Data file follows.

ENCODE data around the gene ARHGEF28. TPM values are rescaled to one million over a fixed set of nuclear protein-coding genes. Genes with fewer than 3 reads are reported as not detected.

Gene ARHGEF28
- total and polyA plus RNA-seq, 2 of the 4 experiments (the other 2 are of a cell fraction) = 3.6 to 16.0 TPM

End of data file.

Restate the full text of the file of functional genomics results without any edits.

ENCODE data around the gene ARHGEF28. TPM values are rescaled to one million over a fixed set of nuclear protein-coding genes. Genes with fewer than 3 reads are reported as not detected.

Gene ARHGEF28
- total and polyA plus RNA-seq, 2 of the 4 experiments (the other 2 are of a cell fraction) = 3.6 to 16.0 TPM